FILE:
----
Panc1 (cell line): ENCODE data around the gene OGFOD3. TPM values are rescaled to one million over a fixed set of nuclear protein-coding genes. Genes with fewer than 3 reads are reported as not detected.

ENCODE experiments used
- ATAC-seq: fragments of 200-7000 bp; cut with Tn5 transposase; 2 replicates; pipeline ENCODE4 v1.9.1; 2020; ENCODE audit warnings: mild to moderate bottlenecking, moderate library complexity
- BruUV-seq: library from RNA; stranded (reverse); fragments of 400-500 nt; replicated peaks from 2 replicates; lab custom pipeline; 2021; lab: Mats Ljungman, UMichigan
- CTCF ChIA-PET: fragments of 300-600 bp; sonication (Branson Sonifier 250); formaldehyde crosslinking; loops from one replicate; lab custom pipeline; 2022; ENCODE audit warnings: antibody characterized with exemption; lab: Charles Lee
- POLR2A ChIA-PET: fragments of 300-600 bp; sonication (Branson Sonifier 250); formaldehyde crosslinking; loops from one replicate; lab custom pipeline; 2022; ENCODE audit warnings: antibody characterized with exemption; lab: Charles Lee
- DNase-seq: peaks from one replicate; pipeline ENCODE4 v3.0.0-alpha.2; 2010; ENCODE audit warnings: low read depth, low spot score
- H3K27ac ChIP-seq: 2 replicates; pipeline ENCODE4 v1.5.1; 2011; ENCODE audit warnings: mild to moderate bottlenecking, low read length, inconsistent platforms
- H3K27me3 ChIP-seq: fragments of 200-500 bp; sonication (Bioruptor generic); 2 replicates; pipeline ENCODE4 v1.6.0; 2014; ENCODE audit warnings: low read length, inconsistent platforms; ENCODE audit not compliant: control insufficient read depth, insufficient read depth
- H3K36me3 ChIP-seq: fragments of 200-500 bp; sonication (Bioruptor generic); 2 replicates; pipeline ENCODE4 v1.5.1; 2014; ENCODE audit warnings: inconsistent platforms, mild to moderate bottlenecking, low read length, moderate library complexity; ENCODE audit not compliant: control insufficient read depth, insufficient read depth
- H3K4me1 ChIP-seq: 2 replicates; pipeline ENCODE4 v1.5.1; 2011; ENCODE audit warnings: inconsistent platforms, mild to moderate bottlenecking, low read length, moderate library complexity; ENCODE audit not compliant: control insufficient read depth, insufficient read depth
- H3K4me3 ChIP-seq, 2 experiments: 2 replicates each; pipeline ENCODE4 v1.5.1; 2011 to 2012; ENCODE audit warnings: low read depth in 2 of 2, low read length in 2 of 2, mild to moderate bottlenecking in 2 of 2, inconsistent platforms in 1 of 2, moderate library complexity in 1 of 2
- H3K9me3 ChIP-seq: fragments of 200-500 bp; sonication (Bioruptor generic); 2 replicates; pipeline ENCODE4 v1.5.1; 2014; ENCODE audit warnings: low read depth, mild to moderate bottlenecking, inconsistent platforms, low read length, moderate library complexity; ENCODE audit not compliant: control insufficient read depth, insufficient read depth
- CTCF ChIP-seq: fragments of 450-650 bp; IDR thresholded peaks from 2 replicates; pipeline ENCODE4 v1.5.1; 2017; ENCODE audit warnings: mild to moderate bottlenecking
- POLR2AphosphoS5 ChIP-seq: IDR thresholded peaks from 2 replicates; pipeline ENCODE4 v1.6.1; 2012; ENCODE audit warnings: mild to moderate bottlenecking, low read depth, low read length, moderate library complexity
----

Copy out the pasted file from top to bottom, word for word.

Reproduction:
Panc1 (cell line): ENCODE data around the gene OGFOD3. TPM values are rescaled to one million over a fixed set of nuclear protein-coding genes. Genes with fewer than 3 reads are reported as not detected.

ENCODE experiments used
- ATAC-seq: fragments of 200-7000 bp; cut with Tn5 transposase; 2 replicates; pipeline ENCODE4 v1.9.1; 2020; ENCODE audit warnings: mild to moderate bottlenecking, moderate library complexity
- BruUV-seq: library from RNA; stranded (reverse); fragments of 400-500 nt; replicated peaks from 2 replicates; lab custom pipeline; 2021; lab: Mats Ljungman, UMichigan
- CTCF ChIA-PET: fragments of 300-600 bp; sonication (Branson Sonifier 250); formaldehyde crosslinking; loops from one replicate; lab custom pipeline; 2022; ENCODE audit warnings: antibody characterized with exemption; lab: Charles Lee
- POLR2A ChIA-PET: fragments of 300-600 bp; sonication (Branson Sonifier 250); formaldehyde crosslinking; loops from one replicate; lab custom pipeline; 2022; ENCODE audit warnings: antibody characterized with exemption; lab: Charles Lee
- DNase-seq: peaks from one replicate; pipeline ENCODE4 v3.0.0-alpha.2; 2010; ENCODE audit warnings: low read depth, low spot score
- H3K27ac ChIP-seq: 2 replicates; pipeline ENCODE4 v1.5.1; 2011; ENCODE audit warnings: mild to moderate bottlenecking, low read length, inconsistent platforms
- H3K27me3 ChIP-seq: fragments of 200-500 bp; sonication (Bioruptor generic); 2 replicates; pipeline ENCODE4 v1.6.0; 2014; ENCODE audit warnings: low read length, inconsistent platforms; ENCODE audit not compliant: control insufficient read depth, insufficient read depth
- H3K36me3 ChIP-seq: fragments of 200-500 bp; sonication (Bioruptor generic); 2 replicates; pipeline ENCODE4 v1.5.1; 2014; ENCODE audit warnings: inconsistent platforms, mild to moderate bottlenecking, low read length, moderate library complexity; ENCODE audit not compliant: control insufficient read depth, insufficient read depth
- H3K4me1 ChIP-seq: 2 replicates; pipeline ENCODE4 v1.5.1; 2011; ENCODE audit warnings: inconsistent platforms, mild to moderate bottlenecking, low read length, moderate library complexity; ENCODE audit not compliant: control insufficient read depth, insufficient read depth
- H3K4me3 ChIP-seq, 2 experiments: 2 replicates each; pipeline ENCODE4 v1.5.1; 2011 to 2012; ENCODE audit warnings: low read depth in 2 of 2, low read length in 2 of 2, mild to moderate bottlenecking in 2 of 2, inconsistent platforms in 1 of 2, moderate library complexity in 1 of 2
- H3K9me3 ChIP-seq: fragments of 200-500 bp; sonication (Bioruptor generic); 2 replicates; pipeline ENCODE4 v1.5.1; 2014; ENCODE audit warnings: low read depth, mild to moderate bottlenecking, inconsistent platforms, low read length, moderate library complexity; ENCODE audit not compliant: control insufficient read depth, insufficient read depth
- CTCF ChIP-seq: fragments of 450-650 bp; IDR thresholded peaks from 2 replicates; pipeline ENCODE4 v1.5.1; 2017; ENCODE audit warnings: mild to moderate bottlenecking
- POLR2AphosphoS5 ChIP-seq: IDR thresholded peaks from 2 replicates; pipeline ENCODE4 v1.6.1; 2012; ENCODE audit warnings: mild to moderate bottlenecking, low read depth, low read length, moderate library complexity